Pictured above: The Brocade Desktop File from The Container Store, perfect for your home’s central planning desk.
- Plenty of storage space. This is not your mother’s mudroom! These contemporary frameless custom storage units in the project above feature a combination of drawers by the desk and cubbies with hooks next to the home’s entrance (not pictured). Installed in the storage cubbies are large and sturdy hooks for the kids’ backpacks. Patty recommends installing hooks at a height where young children can reach them to encourage them to follow rules and hang their jackets and bags daily.
- Ample Lighting. Never forget how important lighting is when you’re working and staying organized! Your design/build team at Donatelli will lead the way in creating an electrical plan with ample task lighting.
Our remodeling experiences over the past 25 years have been that the laundry room is the most “under-designed” space in the house. For more mudroom/laundry room organizing ideas, check out our previous blog titled “10 Things Every Mudroom Should Have”.
3. FAMILY ROOM
After the kitchen, this is the room where your family is most likely to spend the bulk of their time. The best solution for this area is low built-in cabinets with doors. Doors are critical. If you can see clutter, it creates more stress. Parents know they must constantly keep their little ones occupied, and they also know that the kids love to play where mommy and daddy are.
Pictured above: The focal wall/media center of a small family room by Donatelli Builders, Inc., which features easy access, custom (low) built-in storage units for mom, dad and the little ones. To maximize space and efficiency in smaller homes, consider building multi-functional cabinets that double as benches for extra seating.
- Accessible (low) cabinet space with doors, drawers and shelves is a great organizing solution for toys, puzzles and games. Keep the kids’ most-frequently-used items here.
- Your media center also needs to stay organized, so make sure your design/build team constructs generous space for books, DVDs and electronic gaming.
- Taller built-in cabinets are useful, too. For supervised play, such as art supplies or puzzles that have a lot of pieces, Patty suggests storing these items in higher cabinets.
- Finally, if you can get the majority of the toys in another room (a playroom in the lower level, for example), then it minimizes the disaster in the family room. This brings me to point number four …
4. PLAY ROOM/TOY AREA
I don’t mean to repeat myself, but I do want to further underscore the benefit of low, built-in cabinets with doors, drawers and shelves for any play room or toy area. Trust me: you’ll thank us for this idea over and over again.
According to Patty, parents are modeling for their children when it comes to habits, and that includes cleaning up and maintaining a room with some semblance of order! Moms and dads need to first teach children how to maintain organization, and second to support them in this effort regularly so the entire family reaps the rewards of staying organized. Built-in cabinets will help accomplish this top priority.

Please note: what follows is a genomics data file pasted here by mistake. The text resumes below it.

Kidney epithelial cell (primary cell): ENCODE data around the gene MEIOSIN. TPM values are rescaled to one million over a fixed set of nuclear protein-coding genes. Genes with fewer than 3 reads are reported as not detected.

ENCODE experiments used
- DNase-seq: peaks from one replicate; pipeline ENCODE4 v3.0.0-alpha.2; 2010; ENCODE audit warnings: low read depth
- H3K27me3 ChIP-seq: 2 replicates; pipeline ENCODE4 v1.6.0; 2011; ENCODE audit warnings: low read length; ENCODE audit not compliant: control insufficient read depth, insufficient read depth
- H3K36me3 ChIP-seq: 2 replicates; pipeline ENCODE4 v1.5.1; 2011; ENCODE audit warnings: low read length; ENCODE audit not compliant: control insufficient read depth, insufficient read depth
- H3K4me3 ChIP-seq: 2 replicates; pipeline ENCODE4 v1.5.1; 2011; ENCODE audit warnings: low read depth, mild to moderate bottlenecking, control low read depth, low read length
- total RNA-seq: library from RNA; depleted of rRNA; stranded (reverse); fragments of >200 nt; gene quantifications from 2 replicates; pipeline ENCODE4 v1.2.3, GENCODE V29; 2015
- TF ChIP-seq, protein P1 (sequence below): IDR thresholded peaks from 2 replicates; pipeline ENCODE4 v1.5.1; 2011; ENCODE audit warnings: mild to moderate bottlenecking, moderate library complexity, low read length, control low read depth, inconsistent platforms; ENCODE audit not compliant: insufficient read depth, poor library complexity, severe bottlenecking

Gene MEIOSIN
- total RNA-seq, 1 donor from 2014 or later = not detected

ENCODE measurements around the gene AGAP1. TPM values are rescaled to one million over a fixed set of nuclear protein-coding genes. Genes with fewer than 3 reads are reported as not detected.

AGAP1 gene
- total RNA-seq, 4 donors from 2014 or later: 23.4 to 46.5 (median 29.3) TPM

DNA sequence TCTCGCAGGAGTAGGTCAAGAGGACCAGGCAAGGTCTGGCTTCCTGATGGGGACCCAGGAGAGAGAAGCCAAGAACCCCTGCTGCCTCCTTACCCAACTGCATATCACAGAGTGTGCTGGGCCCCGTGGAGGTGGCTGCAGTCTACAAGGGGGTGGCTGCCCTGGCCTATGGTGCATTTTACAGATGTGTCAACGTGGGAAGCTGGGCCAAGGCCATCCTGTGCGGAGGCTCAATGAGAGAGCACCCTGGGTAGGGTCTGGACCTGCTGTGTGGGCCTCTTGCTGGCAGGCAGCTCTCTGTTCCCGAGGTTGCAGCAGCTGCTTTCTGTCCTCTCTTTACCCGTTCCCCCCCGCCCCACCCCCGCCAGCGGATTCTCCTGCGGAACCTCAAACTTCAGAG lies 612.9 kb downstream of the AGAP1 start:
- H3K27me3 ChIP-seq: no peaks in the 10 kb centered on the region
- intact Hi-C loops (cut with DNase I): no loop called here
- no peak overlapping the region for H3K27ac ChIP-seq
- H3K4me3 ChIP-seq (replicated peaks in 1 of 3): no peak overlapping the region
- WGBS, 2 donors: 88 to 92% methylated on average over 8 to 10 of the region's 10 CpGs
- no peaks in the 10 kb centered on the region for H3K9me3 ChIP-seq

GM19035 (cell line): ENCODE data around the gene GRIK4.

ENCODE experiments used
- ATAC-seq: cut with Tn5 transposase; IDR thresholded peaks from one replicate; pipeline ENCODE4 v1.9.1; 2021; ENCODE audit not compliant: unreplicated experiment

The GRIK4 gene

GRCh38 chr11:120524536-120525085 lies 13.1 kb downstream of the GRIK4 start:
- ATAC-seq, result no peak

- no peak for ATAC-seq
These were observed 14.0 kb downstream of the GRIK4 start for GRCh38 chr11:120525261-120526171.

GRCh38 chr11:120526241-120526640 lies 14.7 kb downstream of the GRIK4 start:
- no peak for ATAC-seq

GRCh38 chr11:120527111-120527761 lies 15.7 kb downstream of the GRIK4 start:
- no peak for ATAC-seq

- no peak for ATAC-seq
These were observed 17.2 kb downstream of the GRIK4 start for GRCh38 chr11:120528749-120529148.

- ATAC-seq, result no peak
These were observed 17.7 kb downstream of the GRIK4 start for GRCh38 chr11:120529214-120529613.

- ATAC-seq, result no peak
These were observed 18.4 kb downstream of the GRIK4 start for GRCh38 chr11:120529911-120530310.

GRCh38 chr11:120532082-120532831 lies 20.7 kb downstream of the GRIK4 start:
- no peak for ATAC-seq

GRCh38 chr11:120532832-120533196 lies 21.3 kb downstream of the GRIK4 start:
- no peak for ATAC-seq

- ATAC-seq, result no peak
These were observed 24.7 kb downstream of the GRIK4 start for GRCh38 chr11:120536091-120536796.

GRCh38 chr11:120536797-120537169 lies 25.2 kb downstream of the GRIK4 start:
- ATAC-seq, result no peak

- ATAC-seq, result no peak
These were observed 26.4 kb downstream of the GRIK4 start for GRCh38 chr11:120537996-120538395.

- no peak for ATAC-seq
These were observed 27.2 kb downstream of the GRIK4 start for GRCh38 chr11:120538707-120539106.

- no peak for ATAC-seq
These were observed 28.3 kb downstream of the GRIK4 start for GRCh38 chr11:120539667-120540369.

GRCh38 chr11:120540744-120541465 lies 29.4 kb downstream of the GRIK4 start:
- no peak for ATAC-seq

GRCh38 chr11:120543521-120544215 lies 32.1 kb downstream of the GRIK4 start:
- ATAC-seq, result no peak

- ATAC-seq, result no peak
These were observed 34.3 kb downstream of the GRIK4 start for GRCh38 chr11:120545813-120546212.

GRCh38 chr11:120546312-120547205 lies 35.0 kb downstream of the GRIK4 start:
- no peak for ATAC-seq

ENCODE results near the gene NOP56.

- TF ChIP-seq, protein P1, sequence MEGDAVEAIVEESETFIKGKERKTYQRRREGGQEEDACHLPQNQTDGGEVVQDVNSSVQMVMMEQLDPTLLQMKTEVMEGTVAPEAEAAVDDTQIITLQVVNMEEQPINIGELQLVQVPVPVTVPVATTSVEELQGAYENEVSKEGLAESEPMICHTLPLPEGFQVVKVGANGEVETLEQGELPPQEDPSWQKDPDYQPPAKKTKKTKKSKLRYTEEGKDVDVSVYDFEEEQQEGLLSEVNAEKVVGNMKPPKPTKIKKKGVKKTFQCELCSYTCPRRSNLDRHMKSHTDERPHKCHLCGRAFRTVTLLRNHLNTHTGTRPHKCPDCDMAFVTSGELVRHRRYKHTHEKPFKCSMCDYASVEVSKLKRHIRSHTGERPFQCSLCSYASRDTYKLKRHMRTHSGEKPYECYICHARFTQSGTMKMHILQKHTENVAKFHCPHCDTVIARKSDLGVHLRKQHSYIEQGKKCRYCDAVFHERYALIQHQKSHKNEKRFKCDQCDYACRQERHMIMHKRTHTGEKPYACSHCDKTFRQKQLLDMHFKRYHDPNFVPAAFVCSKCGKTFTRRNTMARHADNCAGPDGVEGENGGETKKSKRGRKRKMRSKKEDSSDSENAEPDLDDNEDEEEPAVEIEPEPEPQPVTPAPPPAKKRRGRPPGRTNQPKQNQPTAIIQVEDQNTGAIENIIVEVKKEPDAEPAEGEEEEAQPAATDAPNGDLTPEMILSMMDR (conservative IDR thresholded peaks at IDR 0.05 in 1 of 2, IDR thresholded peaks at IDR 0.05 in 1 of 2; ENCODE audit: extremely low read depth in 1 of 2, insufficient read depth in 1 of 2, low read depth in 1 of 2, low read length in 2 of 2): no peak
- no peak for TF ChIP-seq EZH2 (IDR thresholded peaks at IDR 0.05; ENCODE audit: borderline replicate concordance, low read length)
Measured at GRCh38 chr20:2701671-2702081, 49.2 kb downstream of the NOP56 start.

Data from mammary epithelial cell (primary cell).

Additional recommendations include:
- Avoid toy boxes. Toy boxes are losing popularity because eventually they become a catch-all and dumping zone. They’re not recommended unless there’s only one of the same category of toy and it’s clearly labeled, such as “stuffed animals.”
- Use clear containers. With clear containers, such as the European Commercial Crate from The Container Store, your children will be able to see the different things that are stored there without having to make a guess.
Pictured above: Small European Commercial Crate from The Container Store
- Build or purchase cubbies. Just with mudrooms, cubbies are very handy for organizing – and displaying – toys. If your son’s favorite airplane is stored in a cubby where he can see it and reach it, he’ll play with it, then put it back in its rightful place when he’s done (in theory, anyway)!
- Clear bins and dividers. Choose bins that can be either be stacked or wall-mounted to avoid clutter gathering on the floor.
Pictured above: Clear AkroBins and Dividers from The Container Store
- Create an “arts-and-crafts” zone. One of the first tenets of organizing is this: store things where you use them. Designate a zone within the play room just for arts and crafts. Ideas include a child-sized easel and table, in addition to taller built-in cabinets with doors to store art supplies.
5. BEDROOM CLOSETS
You can have a huge closet built, but if it lacks a good foundation/design, you will not be able to maintain organization in this area. Kids’ bedroom closets need to have the following features:
- Two shoe racks: higher rack for off-season shoes or occasional use, plus a low rack for frequently worn items.
- Two clothes rods: higher rod for their off-season clothes, plus a low rod for their in-season clothes.
- Low drawers or very easy-to-open metal mesh (see-through) drawers for items they access frequently.
- Storage/open nooks for accessories (ex: jewelry/hair accessories for girls; hats and baseball socks for boys).
Pictured above: A well-designed children’s closet for siblings sharing a space, published in Better Homes & Gardens.
Call Donatelli Builders, Inc. at 630-289-9981 if you’re ready to make 2014 the year you finally remodel your home in an organized fashion!